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  1. #11
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    The 15 bar hype is really for marketing as in "my pump is stronger than yours", lmao. The vibe pump may be capable of 15 bars of pressure, but 8-9 bars is the overall best range for extracting. By the time plumbing, OPVs, etc are factored in it's just a number. Flow rate and temperature are more important than pressure IMBHO.

    By pressure enhancing I'm talking about pressurized baskets or portafilters.

    I'm a fan of making what you have work. People want more automated interaction to the point of there being no challenge. Weighing coffee to .1 gram, weighing the actual extraction, setting PIDs to .1 degree tolerance, having auto-tamping, etc. takes ALL fun and skill out of the equation. Best experience I've ever had with coffee was having a 37 year old Olympia Cremina, a 60 year old hand grinder and a tamper I made for it.
    I'm a legend among my own kind... you my friend are just a legend in your own mind. Later!

  2. #12
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    Jan 2014
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    Charlotte, NC
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    141
    About my $3 De'Longhi, I guess the suggested retail runs $178? They are selling new around $78, I went for one that said it was used for $56, I had $43 accumulated in my Amazon credit card rewards which got it down to $12.99 with free two day shipping, well the invoice showed it was not going to ship two days, so I contacted Amazon to question the shipping, they replied a mistake had been made and they couldn't fix as it already shipped 5 day so they gave me $10 credit, so the De'longhi ended up costing me $2.99 out of pocket! Once the machine arrived I noted that it was actually brand new, just that the box it was in was mashed in! That's how you can buy a $178 De'Longhi for $2.99!

    Mike

  3. #13
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    Oct 2013
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    Milwaukee, WI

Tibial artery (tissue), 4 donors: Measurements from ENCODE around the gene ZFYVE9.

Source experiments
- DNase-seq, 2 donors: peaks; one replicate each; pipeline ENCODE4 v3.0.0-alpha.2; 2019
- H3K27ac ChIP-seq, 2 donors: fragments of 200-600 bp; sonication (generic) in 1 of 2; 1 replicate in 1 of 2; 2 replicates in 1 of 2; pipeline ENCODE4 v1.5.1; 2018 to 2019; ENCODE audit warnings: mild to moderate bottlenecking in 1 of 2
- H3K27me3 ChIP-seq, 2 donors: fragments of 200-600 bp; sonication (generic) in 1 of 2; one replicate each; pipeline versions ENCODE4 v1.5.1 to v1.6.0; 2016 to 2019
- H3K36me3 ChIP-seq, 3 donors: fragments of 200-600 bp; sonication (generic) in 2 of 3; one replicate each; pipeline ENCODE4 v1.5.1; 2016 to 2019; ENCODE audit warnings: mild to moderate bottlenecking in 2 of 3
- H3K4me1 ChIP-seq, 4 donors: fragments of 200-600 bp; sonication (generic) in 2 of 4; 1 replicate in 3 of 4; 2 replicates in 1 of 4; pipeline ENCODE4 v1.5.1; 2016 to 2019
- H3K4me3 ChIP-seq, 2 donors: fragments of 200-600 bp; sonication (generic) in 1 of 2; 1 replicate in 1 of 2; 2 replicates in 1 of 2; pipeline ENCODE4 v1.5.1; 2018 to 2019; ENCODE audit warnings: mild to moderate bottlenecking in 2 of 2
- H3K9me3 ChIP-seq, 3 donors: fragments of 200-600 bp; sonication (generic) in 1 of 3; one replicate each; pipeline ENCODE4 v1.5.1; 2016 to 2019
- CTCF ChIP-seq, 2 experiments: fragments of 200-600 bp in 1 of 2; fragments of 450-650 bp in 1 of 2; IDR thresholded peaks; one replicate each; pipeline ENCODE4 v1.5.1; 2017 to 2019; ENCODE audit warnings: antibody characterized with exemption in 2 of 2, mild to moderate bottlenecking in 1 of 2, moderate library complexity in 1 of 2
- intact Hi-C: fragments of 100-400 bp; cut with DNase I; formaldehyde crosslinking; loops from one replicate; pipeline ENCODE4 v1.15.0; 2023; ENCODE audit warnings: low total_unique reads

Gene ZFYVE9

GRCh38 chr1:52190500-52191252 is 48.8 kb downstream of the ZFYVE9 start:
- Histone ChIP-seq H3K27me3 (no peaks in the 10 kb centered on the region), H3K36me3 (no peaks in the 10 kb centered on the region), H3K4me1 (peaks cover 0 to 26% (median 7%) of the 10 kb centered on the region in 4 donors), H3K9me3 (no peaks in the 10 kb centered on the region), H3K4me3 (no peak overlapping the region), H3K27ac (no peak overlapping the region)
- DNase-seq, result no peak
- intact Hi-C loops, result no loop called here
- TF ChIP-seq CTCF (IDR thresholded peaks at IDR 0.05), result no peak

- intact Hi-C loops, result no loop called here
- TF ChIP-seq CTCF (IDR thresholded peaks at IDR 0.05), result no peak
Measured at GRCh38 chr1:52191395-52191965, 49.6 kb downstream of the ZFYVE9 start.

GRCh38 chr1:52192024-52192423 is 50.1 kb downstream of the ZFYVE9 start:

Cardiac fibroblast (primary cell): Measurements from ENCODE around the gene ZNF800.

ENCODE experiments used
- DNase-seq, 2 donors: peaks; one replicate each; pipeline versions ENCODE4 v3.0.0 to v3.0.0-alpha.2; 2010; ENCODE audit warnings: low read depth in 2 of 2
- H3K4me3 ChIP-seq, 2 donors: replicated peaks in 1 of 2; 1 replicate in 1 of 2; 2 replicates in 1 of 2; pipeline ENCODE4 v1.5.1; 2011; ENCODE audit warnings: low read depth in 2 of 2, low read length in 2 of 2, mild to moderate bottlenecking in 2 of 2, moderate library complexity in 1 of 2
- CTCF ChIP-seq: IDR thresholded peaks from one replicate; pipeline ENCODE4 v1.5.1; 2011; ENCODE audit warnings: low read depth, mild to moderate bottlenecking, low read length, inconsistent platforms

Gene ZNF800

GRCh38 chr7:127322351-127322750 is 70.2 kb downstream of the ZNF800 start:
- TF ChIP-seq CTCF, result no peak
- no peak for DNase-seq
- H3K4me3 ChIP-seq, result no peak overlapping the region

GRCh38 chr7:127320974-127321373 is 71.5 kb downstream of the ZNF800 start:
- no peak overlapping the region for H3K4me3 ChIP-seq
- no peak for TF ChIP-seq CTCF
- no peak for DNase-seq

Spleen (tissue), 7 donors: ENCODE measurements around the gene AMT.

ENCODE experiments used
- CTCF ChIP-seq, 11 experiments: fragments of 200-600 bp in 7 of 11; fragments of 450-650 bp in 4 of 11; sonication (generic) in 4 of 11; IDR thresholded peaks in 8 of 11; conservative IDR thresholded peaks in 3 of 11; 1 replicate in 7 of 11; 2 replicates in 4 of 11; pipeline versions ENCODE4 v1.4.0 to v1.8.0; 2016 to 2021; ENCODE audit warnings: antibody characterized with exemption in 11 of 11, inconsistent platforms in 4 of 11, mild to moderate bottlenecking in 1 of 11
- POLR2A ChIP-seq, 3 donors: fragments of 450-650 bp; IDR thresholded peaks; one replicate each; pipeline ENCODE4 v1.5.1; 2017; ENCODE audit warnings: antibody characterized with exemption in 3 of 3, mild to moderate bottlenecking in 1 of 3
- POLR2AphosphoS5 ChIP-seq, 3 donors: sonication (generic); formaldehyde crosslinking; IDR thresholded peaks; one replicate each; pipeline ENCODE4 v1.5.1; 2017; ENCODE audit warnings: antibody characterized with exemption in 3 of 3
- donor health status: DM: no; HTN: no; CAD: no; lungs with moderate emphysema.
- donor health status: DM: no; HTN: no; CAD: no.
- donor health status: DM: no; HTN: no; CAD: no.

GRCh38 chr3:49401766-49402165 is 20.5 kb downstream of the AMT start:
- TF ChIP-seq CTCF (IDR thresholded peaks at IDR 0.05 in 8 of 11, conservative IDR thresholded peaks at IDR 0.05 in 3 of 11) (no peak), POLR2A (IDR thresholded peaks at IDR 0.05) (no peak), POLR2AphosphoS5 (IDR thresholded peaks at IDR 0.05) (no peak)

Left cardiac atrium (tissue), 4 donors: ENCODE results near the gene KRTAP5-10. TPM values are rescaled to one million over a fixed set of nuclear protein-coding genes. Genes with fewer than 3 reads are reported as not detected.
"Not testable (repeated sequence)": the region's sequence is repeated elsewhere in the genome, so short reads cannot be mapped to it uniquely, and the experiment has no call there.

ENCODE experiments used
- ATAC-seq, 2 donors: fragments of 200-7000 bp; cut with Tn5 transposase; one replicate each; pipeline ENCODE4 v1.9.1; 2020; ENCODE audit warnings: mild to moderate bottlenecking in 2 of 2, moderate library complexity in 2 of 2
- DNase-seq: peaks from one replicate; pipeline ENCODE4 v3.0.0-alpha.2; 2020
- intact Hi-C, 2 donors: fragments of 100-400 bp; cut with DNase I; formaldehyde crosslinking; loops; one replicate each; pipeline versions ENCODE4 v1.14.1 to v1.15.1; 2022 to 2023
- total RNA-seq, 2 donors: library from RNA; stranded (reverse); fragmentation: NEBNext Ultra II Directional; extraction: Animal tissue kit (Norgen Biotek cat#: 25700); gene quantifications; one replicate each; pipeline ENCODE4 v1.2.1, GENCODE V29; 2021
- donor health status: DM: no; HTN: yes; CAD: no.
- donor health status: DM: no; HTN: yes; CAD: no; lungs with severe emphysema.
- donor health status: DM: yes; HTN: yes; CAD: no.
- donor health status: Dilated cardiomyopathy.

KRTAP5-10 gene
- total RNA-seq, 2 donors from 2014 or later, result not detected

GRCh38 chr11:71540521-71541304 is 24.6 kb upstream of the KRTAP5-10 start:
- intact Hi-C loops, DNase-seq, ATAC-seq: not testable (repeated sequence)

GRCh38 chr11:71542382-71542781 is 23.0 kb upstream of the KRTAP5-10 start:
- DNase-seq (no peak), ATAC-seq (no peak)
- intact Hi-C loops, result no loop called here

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    Quote Originally Posted by shadow745 View Post
    To the OP, I've had the pleasure of owning/using some high end\very capable equipment over the years, both at home and commercially. My current setup is a Kitchen Aid Pro Line espresso machine (made by Gaggia) and a Baratza Vario grinder. What I extract daily is at least 95% as good as the best double shots I extracted from commercial setups. As I have said MANY times, fresh coffee and skill trump everything...
    It sounds like you're equating your K/A and Vario to the OP's equipment, saying that if you can get shots 95% as good as commercial equipment, he can too. My thinking is that fresh coffee and skill are the top priority, but that is not to say it is possible to get great results with any equipment simply because you have fresh coffee and skill.

    I've eased up on my coffee-snob attitude a ton over the years, and I currently say if a person likes their routine and their results, then they are doing 'it' right.

    The other part of the equation is how a person's equipment is used in their daily routine. If they're only making milk drinks that allow a person to fudge on the quality of the espresso, lower-end equipment can suit their needs. Or, if they only making drinks for themselves or a SO, that makes sense too. But if you're having six people over for dinner and they all want a couple lattes or double shots, it won't be much fun on low-end equipment.

    IMHO there is an imaginary line somewhere of what level of equipment a person needs to make good, genuine espresso. Also, not only will better equipment give better results, those results will be repeatable; IOW, sub-par equipment might give a person very good results once or twice out of ten attempts, whereas good equipment should give you good results all ten times.

  4. #14
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    Boca Raton, FL
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    160
    I'll just add I started with a Delonghi Bar32 few years ago, which is the same internally as the EC155. Doesn't make espresso, no Delonghi does, it's more akin to a shot of drip. They use pressurized portafitlers which force coffee through a tiny whole (hence why these are normally cheap wedding gifts etc) as majority of the population has no idea they should use a grinder or have a good grinder at that, they use preground stale coffee and the pressurized portafilters let them do that. No crema, what looks like crema is just the froth from the coffee being shot out through a tiny hole (imagine sticking your finger over the end of a hose and spraying the water). That's not to talk down the OP or their equipment, just is what it is, they also don't operate at the correct temps for espresso nor have any stability b/c the boilers are so tiny and there's no metal or anything to stabilize really.